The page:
Wildland firefighting, a field that aligns closely with existing Paul Smith’s College academic programs, will now be a minor available to students.
Included in the minor is an Incident Qualification Card, known as a “red card” and a key certification for those pursuing work in the field. Educational background also plays a substantial role – the college’s four-year programs in Forestry, Natural Resources and Conservation Management, Parks and Recreation Management, and Fisheries and Wildlife Sciences are among those preferred by local, state, and federal agencies.
Coursework specific to the minor includes tree felling and chainsaw techniques. The curriculum is being delivered in partnership with the New York State Department of Environmental Conservation, who contributed to course design and will teach classes that lead to the red card certification.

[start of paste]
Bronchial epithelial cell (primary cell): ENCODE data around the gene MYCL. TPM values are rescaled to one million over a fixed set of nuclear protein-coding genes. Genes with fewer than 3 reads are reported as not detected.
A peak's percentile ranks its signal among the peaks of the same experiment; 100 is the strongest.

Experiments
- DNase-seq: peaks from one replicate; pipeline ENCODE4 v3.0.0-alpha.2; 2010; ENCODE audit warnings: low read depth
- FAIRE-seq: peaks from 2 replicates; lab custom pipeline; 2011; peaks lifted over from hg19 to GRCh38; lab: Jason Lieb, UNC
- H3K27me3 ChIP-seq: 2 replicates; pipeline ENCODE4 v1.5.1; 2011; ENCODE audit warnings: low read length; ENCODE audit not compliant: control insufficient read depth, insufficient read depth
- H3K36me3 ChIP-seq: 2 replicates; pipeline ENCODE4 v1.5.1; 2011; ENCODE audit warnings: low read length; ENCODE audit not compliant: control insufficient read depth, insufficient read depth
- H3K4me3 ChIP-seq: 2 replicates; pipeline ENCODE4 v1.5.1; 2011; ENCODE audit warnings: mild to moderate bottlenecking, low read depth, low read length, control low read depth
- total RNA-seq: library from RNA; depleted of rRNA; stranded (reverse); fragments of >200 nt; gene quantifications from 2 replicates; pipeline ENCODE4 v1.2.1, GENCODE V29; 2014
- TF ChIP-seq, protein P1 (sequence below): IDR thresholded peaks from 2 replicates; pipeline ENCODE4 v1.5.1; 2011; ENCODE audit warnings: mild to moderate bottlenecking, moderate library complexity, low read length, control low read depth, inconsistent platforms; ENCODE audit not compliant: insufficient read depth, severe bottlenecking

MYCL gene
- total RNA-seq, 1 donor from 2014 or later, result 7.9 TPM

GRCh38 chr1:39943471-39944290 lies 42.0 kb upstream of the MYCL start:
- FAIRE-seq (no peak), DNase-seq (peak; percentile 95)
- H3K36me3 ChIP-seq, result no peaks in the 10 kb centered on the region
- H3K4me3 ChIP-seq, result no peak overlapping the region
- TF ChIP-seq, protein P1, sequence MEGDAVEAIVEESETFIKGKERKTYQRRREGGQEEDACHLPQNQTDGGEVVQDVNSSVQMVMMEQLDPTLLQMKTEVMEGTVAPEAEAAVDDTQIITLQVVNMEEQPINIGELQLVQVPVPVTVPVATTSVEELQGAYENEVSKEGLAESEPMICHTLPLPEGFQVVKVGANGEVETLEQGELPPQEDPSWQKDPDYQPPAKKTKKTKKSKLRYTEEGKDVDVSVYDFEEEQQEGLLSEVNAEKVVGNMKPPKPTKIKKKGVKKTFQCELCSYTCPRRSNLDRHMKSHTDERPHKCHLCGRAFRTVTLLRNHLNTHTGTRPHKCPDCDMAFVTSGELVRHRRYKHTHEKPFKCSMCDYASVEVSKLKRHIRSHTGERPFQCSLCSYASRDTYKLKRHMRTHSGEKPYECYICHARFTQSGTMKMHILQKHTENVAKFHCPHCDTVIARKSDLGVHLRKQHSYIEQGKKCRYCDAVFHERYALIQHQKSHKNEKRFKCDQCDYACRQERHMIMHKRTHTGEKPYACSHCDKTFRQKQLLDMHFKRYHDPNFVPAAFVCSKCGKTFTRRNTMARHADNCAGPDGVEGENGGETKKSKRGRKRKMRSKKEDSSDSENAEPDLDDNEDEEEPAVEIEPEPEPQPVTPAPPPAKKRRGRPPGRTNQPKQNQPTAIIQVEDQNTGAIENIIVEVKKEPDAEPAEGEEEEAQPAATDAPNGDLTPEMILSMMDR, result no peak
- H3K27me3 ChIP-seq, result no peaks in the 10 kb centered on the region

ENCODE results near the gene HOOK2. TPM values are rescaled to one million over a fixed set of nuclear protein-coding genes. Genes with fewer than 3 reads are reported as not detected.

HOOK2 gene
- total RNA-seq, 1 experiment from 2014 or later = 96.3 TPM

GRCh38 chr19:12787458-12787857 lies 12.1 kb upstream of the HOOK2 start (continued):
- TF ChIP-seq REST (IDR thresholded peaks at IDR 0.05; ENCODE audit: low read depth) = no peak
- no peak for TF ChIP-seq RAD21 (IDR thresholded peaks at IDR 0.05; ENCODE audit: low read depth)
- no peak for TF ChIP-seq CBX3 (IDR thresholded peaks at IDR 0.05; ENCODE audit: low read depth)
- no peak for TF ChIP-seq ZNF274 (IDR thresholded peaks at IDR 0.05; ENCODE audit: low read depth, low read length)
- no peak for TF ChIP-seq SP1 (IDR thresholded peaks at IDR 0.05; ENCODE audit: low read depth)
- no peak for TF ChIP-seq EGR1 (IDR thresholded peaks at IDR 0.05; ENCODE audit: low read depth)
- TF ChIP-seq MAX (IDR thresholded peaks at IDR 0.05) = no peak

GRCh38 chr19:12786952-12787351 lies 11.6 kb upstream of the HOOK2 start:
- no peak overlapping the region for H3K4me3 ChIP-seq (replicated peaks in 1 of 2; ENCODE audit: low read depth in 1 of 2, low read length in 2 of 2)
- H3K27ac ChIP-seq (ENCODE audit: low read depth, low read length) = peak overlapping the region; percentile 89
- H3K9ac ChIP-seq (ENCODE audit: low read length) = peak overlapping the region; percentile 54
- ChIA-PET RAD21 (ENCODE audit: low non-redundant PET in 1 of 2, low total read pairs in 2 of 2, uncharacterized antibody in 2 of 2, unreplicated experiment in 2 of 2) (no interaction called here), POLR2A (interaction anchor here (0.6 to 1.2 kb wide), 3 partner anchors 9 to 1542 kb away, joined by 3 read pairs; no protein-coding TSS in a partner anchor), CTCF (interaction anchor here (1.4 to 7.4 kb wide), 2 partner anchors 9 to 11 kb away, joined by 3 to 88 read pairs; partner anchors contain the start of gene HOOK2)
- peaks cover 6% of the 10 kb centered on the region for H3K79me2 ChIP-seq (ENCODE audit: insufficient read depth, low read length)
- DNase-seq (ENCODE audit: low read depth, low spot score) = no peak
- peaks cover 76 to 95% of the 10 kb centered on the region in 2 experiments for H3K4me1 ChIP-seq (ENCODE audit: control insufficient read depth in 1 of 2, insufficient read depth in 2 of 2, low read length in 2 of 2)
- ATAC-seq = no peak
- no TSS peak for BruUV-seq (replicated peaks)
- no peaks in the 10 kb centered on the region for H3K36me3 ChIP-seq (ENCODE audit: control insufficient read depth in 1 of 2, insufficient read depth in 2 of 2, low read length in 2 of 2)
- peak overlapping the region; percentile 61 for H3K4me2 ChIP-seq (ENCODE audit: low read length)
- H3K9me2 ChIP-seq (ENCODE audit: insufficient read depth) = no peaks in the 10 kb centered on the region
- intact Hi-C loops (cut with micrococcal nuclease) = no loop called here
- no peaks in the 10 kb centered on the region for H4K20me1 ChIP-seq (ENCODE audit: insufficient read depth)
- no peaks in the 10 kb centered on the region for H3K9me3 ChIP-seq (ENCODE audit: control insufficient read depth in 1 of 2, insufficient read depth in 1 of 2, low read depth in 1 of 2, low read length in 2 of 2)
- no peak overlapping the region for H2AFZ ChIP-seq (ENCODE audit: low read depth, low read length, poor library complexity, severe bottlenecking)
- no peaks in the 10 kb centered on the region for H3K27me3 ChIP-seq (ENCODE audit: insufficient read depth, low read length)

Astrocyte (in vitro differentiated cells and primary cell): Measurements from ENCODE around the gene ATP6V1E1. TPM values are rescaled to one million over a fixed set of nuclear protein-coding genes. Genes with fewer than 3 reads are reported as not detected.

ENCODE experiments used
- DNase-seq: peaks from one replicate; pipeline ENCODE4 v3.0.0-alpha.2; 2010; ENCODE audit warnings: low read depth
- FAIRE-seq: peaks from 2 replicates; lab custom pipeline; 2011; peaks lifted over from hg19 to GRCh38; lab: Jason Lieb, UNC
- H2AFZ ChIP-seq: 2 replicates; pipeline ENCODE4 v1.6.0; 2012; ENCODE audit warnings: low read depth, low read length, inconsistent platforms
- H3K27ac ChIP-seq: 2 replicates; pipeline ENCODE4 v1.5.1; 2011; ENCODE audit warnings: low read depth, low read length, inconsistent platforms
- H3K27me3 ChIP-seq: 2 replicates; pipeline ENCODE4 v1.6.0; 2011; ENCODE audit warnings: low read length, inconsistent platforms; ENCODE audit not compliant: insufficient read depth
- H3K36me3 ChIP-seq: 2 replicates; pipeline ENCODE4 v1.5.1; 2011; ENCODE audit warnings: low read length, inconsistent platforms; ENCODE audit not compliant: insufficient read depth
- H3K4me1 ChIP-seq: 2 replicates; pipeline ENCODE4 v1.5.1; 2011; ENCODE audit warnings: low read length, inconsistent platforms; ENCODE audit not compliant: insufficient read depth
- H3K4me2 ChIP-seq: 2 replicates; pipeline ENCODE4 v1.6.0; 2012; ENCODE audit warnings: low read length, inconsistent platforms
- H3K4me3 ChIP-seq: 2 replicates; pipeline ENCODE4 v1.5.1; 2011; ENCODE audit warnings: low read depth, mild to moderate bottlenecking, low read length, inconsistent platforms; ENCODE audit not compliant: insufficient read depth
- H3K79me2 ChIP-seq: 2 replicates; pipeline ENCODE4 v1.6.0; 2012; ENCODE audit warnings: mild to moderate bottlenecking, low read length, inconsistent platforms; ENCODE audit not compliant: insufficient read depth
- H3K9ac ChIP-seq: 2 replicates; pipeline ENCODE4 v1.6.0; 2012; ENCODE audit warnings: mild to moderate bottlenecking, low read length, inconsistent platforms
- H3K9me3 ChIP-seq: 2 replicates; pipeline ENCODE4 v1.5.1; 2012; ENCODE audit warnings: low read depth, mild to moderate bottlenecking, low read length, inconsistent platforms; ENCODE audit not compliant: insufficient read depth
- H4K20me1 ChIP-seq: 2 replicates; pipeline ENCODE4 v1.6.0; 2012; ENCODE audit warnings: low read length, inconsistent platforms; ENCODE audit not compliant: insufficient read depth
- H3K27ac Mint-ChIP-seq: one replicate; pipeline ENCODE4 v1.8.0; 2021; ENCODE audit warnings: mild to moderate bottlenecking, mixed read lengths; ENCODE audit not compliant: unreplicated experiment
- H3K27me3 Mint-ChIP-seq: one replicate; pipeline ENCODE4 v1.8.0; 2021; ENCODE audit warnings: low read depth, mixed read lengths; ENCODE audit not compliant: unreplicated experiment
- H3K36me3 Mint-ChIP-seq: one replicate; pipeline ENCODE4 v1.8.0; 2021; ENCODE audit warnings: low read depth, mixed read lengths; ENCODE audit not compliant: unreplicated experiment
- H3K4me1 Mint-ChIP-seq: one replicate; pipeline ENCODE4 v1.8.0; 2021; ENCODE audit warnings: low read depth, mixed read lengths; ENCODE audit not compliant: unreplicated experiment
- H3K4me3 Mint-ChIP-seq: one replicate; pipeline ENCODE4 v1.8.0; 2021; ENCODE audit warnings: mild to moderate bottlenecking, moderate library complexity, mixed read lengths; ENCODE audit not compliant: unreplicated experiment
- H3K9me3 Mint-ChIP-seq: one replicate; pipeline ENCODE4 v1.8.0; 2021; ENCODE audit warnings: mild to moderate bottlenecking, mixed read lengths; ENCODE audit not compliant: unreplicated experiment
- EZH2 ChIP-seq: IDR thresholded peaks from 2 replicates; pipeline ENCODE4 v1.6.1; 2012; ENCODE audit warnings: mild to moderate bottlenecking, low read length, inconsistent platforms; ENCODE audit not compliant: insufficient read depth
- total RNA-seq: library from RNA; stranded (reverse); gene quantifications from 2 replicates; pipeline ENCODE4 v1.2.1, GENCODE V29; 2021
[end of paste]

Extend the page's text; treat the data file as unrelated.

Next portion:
One of those instructors is Scott Sabo, a 2009 Paul Smith’s graduate, current forest ranger, and someone who has also worked fighting wildland fires in the west. As outlined by Sabo, the program is structured to go beyond the necessary hard skills and include the ecological and technological underpinnings to enter wildland firefighting careers.
Entry-level firefighters earn approximately $40,000 over the course of a six-month season, according to an announcement by Paul Smith’s which also said that over $1 billion is spent annually to combat wildfires and employment has jumped over the past decade.
Paul Smith’s has trained wildland firefighters since the late 1940s and has seen a number of alumni join the ranks.
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Photo of Firefighters work to contain a 2016 blaze at Sams Point in Ulster County courtesy Scott Sabo.